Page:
The Mahanga Bay Wharf site survey has been completed and a report published. The following 1993 account by MAANZ Founding President David Churchill describes the buildup to the project and the aims that were set out. It took some years to complete this project but it stands as a tribute to the many MAANZ members and friends who committed time to it.
The site of a dismantled wharf in Mahanga Bay in Wellington Harbour was the site of the Association's first survey. This site was proposed as I had dived there before and knew that there were some remains of the wharf, bottles and a variety of other artefacts which could be recovered to give us some experience in conservation techniques. The wharf lies in the centre of a sheltered bay with a depth of around 8m at high tide. This would enable us to dive in almost any weather and gain experience in underwater survey techniques.
It was not until archival research of this site was begun that it was realised that the wharf may have been built around 1885 to 1886 . This period coincides with the construction of Fort Ballance which was constructed as part of Wellington Harbour's defences. (Public Work Files, PW231 118 and PW 2316, National Archives, Wellington)
Fort Ballance is located on an isolated part of the coast and, at the time of construction, road access was very poor. It is my belief that the wharf was built prior to the fort, to supply building materials for the fort's construction and later supply the fort with arms, munitions and general supplies. The plans and contracts for the wharf were apparently destroyed and the earliest date we have found that mentions the wharf is 31 October 1887.This report states that a vessel named Despatch damaged the wharf while trying to berth.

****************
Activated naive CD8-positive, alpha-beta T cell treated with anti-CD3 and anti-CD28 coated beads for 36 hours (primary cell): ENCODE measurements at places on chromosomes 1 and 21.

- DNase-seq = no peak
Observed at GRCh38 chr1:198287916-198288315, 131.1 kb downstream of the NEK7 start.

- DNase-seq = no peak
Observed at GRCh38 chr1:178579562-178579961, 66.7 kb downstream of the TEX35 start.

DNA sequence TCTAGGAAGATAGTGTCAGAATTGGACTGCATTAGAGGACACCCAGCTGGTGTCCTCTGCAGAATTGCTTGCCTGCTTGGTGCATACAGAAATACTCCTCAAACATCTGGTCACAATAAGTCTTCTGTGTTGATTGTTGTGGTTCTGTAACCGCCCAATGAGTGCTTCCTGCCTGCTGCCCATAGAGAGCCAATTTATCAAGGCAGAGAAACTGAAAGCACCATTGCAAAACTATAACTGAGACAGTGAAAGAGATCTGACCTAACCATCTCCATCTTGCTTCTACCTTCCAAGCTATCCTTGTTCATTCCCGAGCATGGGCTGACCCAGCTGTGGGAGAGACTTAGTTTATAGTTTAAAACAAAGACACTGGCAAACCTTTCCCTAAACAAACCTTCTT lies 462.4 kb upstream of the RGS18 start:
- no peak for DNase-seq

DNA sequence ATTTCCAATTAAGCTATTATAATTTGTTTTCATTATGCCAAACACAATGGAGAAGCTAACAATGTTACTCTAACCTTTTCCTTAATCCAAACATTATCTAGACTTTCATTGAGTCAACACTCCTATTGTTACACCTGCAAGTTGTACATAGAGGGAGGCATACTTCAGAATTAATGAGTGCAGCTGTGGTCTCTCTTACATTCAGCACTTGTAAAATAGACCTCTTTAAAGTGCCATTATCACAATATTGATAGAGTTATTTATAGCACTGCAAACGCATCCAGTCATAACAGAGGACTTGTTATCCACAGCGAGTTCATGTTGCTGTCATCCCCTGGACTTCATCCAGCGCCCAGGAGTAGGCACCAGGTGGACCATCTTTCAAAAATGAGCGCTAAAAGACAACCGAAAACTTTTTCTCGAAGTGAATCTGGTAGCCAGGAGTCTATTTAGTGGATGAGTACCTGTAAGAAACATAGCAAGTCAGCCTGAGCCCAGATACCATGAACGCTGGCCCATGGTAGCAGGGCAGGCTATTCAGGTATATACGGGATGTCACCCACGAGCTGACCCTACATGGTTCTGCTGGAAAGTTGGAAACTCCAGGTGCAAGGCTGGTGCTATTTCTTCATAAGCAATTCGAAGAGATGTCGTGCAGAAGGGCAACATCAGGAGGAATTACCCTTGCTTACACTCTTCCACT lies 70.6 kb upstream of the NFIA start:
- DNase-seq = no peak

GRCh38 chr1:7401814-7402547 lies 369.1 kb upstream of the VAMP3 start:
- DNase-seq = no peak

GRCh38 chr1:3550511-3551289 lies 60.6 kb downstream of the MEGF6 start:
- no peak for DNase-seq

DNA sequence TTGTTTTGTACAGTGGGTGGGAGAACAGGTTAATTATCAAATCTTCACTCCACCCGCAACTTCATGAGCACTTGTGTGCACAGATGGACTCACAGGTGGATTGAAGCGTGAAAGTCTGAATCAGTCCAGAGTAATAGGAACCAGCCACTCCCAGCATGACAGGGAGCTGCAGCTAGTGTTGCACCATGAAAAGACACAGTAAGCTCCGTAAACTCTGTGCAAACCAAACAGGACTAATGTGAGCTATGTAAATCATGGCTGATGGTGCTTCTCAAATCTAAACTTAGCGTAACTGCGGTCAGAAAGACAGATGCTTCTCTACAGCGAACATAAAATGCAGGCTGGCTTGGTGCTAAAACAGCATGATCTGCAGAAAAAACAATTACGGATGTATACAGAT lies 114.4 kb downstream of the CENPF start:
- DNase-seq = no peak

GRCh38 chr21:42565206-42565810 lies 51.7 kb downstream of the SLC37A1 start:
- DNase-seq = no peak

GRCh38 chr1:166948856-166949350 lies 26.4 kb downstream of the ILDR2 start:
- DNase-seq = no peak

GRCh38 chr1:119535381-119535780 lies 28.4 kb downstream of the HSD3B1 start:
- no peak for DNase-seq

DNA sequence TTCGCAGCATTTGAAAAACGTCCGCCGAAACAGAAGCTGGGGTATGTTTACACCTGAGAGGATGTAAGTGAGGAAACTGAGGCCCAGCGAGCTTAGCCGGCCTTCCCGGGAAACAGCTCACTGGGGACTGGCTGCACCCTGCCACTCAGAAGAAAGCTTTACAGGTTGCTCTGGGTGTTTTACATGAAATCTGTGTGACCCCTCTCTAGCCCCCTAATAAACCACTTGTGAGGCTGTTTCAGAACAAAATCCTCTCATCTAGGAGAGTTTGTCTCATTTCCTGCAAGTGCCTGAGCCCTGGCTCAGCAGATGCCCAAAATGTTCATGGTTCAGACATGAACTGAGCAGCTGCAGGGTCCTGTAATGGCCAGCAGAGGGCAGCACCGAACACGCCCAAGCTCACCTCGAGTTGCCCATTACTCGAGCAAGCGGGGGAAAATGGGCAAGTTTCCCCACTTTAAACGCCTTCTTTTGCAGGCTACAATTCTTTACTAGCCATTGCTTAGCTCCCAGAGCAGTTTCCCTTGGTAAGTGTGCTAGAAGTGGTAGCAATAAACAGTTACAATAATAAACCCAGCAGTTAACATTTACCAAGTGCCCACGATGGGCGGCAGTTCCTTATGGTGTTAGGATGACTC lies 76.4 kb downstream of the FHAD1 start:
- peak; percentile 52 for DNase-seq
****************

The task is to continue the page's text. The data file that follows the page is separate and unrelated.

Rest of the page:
Other dates located are:
By 1962 the wharf had fallen into a bad state of repair. Various complaints were made as to the safety of the wharf and it was not until a two-year-old boy fell through the dilapidated decking that the decision was made to dismantle the wharf. This was done by the Navy and the Army Department using 610 m of Cortex and bulk explosives. The demolition was completed on 16 October 1962.
As the wharf was in use in 1887, this brings the site of the wharf under the protection of the Historic Places Trust. With this in mind, a preliminary report was submitted to the Historic Places Trust, Department of Conservation, Wellington Regional Council and Raymond Ahipene-Mercer who represents the descendant of the last Maori occupants of the area, to obtain permission to undertake an underwater survey. The site has not yet been given an Historic Places Trust classification, but we have gained permission to undertake an underwater survey. From photographs of the wharf, we have been able to estimate the size of the area to be surveyed. This will be an area of 25 metres by 25 metres. A baseline will be set from the remains of the wharf buttress and with the method known as 'trilateration' we aim to locate each of the stumps of the piles. With these measurements we will then have an accurate dimension for the wharf.
Summary of the Mahanga Bay Wharf survey
Once New Zealanders can see the result of our efforts, I am sure that we will gain their interest and support and more divers will join our Association which will enable us to establish subgroups throughout the county. We will then be in a position to control and direct maritime archaeology in New Zealand, factors Mr. Jim McKinlay, Senior Archaeologist for the New Zealand Historic Places Trust, said are lacking.